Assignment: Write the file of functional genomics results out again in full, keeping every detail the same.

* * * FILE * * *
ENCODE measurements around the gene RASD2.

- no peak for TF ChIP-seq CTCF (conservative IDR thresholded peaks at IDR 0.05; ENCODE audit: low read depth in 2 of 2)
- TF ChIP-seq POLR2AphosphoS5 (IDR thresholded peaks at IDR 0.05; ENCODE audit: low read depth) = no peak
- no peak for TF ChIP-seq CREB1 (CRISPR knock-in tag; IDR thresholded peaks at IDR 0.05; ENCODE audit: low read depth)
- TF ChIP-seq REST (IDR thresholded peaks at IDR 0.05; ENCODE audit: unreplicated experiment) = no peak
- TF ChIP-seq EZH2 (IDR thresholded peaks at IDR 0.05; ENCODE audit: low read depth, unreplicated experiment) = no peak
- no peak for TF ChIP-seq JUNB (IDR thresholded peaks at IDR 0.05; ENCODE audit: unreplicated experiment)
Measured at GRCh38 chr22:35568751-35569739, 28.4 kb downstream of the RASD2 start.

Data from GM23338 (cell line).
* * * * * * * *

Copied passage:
ENCODE measurements around the gene RASD2.

- no peak for TF ChIP-seq CTCF (conservative IDR thresholded peaks at IDR 0.05; ENCODE audit: low read depth in 2 of 2)
- TF ChIP-seq POLR2AphosphoS5 (IDR thresholded peaks at IDR 0.05; ENCODE audit: low read depth) = no peak
- no peak for TF ChIP-seq CREB1 (CRISPR knock-in tag; IDR thresholded peaks at IDR 0.05; ENCODE audit: low read depth)
- TF ChIP-seq REST (IDR thresholded peaks at IDR 0.05; ENCODE audit: unreplicated experiment) = no peak
- TF ChIP-seq EZH2 (IDR thresholded peaks at IDR 0.05; ENCODE audit: low read depth, unreplicated experiment) = no peak
- no peak for TF ChIP-seq JUNB (IDR thresholded peaks at IDR 0.05; ENCODE audit: unreplicated experiment)
Measured at GRCh38 chr22:35568751-35569739, 28.4 kb downstream of the RASD2 start.

Data from GM23338 (cell line).